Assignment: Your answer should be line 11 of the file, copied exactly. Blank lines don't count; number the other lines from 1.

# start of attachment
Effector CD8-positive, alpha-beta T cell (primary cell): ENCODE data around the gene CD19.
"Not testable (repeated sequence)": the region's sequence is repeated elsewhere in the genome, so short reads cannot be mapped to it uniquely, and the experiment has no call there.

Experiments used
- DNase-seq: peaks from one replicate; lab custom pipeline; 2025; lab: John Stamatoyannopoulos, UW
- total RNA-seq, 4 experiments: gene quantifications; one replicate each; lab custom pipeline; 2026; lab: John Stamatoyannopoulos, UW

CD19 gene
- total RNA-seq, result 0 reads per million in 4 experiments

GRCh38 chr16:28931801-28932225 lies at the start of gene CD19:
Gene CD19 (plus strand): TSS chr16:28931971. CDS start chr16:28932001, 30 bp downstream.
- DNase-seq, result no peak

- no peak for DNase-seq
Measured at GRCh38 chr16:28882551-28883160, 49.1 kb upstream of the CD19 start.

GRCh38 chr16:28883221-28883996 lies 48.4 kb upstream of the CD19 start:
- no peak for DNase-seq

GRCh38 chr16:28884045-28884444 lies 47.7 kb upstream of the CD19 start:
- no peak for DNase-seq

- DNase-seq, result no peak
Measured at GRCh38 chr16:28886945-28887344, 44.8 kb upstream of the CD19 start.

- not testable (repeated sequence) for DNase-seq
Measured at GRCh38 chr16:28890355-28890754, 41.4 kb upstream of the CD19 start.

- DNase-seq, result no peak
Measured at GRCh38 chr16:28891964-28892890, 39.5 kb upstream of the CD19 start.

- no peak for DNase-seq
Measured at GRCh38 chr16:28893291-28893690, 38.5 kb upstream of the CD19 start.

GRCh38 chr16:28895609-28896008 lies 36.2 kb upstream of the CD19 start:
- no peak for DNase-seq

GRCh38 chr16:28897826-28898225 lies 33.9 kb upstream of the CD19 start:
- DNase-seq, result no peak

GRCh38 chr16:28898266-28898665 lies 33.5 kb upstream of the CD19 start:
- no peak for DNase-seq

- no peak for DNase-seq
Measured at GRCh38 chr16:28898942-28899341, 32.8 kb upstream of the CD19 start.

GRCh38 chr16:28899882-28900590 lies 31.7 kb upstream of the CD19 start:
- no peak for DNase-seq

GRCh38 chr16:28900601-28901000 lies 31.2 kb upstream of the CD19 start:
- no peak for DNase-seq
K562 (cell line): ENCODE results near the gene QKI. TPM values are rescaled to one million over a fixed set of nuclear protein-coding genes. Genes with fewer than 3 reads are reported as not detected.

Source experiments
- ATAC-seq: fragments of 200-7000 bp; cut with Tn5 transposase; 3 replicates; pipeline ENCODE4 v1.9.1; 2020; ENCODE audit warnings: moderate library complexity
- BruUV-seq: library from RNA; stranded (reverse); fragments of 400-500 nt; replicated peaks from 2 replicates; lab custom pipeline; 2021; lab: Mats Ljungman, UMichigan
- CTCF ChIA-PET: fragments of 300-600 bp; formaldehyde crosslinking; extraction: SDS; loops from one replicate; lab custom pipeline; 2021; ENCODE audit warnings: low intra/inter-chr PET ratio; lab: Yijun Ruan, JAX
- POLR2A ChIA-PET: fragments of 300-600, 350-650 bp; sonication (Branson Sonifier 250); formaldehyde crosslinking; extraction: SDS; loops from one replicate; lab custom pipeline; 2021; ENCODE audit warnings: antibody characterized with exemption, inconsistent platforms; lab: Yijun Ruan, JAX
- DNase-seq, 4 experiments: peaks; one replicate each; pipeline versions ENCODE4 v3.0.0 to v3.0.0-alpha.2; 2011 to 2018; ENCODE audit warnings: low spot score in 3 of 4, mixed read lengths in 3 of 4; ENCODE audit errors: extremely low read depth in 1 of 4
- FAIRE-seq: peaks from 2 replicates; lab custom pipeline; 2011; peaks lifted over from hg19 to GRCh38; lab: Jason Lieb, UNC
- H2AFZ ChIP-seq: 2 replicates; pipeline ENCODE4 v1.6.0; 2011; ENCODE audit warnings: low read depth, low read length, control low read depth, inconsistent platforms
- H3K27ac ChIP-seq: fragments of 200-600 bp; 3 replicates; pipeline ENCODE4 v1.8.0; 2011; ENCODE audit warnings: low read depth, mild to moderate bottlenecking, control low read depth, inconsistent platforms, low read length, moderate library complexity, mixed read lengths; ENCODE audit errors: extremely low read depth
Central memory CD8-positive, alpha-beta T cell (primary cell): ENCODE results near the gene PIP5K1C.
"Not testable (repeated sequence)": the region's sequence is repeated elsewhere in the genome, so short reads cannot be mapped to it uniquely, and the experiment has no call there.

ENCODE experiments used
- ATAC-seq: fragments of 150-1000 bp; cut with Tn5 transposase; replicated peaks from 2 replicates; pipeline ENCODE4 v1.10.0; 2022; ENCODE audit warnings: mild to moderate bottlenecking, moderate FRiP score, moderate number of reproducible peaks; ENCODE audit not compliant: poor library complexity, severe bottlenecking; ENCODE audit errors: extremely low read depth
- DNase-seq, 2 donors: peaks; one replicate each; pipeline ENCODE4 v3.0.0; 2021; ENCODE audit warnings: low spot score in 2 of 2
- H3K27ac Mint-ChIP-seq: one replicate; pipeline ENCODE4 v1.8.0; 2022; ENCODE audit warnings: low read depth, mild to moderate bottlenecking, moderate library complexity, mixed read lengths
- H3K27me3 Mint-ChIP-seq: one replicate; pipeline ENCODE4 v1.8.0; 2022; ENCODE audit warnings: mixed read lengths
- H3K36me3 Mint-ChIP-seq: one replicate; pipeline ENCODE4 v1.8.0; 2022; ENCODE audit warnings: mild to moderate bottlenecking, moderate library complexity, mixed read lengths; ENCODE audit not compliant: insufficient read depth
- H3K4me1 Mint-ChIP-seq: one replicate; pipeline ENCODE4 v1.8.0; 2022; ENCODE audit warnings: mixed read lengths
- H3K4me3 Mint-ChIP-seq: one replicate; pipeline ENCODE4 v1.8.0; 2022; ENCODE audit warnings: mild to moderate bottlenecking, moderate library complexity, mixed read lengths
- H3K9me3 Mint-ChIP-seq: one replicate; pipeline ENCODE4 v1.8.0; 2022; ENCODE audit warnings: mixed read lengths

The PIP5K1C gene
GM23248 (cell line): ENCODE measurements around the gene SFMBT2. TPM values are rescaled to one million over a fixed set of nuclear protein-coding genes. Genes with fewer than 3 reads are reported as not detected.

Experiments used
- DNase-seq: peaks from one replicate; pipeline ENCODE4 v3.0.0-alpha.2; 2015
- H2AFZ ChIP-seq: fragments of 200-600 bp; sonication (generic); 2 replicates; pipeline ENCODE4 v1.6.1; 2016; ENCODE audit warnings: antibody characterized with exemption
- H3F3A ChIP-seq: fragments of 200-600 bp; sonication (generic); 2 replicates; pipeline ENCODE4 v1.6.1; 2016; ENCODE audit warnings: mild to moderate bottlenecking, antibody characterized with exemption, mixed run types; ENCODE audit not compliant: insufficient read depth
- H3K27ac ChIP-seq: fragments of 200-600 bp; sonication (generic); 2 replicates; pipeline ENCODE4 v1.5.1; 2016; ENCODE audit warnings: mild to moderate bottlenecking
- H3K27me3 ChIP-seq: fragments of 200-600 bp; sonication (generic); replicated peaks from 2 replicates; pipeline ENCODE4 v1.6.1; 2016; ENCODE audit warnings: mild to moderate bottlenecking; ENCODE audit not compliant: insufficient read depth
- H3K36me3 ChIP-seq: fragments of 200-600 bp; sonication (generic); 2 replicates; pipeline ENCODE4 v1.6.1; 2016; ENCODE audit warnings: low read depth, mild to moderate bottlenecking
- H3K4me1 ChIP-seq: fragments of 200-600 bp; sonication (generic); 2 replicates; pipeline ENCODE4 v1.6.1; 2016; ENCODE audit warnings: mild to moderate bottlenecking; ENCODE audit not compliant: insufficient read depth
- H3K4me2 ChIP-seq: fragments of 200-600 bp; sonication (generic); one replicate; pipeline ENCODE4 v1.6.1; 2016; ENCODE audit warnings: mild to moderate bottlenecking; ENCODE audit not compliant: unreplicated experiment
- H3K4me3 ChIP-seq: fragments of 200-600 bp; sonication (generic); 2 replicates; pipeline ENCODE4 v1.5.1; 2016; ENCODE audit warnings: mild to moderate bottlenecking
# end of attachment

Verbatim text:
- no peak for DNase-seq